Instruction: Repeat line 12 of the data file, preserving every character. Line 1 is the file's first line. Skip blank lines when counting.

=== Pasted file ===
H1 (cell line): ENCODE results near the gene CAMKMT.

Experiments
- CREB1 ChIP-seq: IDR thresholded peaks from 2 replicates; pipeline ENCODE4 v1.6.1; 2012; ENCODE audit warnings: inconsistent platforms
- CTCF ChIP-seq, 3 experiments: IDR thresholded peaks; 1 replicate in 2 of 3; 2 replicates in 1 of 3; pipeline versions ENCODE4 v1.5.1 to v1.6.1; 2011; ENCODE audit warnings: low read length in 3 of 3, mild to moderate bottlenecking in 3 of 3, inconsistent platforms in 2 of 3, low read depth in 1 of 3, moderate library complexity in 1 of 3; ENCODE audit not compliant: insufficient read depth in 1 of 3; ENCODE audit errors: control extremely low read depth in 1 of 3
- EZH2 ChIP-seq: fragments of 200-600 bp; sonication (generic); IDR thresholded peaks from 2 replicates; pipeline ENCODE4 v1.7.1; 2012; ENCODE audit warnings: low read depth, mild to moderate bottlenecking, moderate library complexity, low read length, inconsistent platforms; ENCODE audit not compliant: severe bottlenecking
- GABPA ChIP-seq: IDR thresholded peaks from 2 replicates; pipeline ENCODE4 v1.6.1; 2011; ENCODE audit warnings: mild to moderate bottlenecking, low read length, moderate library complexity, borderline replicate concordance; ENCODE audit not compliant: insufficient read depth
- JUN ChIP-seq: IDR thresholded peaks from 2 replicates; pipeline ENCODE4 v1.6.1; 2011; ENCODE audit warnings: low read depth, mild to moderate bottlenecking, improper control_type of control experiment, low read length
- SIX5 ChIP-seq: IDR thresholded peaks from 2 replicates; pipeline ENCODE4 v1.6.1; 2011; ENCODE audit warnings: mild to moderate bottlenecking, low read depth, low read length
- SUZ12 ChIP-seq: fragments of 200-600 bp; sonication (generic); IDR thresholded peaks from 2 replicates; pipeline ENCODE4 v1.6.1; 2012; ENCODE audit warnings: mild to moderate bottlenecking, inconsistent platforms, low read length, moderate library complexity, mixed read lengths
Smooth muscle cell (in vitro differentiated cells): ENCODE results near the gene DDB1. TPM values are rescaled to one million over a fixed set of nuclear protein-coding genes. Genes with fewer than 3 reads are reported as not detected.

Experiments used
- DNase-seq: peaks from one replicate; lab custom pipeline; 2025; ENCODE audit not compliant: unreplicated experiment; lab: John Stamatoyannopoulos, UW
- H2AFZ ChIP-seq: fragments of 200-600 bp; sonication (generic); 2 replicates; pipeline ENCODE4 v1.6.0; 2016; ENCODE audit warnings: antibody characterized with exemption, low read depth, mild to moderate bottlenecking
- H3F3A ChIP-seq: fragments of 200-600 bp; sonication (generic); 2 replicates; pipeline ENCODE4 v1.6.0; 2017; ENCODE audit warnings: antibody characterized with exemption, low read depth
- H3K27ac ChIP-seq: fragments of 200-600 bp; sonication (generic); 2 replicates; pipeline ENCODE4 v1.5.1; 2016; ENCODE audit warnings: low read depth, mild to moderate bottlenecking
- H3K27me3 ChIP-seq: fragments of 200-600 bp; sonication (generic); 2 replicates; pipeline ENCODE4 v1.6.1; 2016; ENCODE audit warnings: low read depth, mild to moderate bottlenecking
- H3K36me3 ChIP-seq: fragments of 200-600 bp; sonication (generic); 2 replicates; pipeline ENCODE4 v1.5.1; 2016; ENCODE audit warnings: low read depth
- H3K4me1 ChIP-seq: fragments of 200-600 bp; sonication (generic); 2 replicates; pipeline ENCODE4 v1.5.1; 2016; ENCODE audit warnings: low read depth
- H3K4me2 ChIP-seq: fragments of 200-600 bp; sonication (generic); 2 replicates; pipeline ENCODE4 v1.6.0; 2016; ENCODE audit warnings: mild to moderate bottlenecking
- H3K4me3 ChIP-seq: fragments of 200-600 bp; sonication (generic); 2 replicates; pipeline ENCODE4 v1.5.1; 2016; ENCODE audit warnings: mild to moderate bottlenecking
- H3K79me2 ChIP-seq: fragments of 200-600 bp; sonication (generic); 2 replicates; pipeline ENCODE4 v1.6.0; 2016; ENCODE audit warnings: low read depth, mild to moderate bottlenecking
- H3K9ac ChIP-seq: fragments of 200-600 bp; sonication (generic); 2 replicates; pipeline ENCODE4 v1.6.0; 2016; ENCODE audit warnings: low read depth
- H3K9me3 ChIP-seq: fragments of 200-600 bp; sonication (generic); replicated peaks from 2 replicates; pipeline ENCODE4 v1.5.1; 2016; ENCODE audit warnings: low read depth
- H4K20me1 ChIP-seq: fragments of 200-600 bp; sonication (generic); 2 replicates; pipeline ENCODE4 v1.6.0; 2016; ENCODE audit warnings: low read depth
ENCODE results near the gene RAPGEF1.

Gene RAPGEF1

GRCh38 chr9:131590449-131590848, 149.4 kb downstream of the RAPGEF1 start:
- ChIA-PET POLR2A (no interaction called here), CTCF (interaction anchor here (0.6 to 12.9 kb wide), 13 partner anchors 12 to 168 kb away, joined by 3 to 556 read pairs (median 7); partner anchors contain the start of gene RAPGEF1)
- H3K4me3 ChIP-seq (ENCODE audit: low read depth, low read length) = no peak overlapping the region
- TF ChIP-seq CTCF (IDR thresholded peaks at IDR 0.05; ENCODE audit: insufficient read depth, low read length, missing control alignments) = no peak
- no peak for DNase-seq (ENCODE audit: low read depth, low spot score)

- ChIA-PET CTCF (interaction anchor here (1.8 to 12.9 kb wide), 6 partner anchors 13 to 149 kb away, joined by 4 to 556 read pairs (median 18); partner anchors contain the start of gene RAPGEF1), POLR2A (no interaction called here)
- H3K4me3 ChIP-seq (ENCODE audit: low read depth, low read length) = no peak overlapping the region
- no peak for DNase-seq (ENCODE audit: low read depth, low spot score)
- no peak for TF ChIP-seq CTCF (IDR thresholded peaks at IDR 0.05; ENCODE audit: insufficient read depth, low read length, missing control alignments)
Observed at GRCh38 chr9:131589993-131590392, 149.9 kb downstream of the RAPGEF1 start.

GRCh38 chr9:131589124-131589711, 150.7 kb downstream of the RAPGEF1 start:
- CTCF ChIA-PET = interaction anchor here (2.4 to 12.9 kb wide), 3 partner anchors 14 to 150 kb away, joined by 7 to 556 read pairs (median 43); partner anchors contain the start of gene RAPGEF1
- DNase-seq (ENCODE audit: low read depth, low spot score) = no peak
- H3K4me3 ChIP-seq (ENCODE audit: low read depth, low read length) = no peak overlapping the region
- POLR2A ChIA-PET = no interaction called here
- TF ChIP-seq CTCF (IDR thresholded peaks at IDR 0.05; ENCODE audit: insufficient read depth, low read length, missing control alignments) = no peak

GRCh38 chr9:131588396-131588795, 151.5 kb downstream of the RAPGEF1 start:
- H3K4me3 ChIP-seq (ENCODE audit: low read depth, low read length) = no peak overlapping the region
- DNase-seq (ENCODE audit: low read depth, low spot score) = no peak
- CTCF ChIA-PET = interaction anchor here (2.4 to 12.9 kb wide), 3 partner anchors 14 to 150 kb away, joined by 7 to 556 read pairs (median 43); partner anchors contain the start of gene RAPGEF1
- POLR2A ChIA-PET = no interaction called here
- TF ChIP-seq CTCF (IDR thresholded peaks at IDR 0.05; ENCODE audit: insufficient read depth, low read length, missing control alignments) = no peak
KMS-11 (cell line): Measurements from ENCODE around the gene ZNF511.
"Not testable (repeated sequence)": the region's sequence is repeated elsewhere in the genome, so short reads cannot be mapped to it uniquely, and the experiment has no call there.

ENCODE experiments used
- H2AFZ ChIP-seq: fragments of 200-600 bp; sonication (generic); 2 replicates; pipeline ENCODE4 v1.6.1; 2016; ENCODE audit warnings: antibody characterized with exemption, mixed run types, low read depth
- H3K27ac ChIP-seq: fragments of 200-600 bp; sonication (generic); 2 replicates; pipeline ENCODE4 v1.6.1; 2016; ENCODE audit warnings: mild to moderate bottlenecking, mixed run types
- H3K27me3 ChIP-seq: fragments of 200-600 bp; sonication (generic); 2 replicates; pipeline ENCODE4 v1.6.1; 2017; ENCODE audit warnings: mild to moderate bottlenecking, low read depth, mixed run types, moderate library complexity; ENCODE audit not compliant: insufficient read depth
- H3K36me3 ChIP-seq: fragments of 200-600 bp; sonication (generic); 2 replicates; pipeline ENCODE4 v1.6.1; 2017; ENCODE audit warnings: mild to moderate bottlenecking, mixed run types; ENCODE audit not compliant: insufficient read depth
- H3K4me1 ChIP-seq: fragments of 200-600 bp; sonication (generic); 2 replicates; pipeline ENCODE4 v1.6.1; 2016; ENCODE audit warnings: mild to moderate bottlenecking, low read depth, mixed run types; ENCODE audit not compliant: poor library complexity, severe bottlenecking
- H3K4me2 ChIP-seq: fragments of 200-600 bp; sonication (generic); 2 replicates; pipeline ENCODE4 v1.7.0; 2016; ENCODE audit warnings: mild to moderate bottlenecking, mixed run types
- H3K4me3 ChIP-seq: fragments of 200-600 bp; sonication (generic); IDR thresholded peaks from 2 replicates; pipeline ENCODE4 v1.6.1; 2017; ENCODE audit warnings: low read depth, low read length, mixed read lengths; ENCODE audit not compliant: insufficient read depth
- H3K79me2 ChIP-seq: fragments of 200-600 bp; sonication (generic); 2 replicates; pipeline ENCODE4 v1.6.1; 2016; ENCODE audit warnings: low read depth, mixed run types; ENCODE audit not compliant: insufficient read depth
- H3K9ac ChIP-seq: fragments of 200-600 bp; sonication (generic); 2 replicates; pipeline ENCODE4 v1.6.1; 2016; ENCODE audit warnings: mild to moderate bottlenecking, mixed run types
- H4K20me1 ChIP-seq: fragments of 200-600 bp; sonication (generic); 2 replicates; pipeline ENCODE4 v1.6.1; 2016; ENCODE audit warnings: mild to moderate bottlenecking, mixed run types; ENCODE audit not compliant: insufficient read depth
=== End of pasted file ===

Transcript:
- DNase-seq: peaks from one replicate; lab custom pipeline; 2025; ENCODE audit not compliant: unreplicated experiment; lab: John Stamatoyannopoulos, UW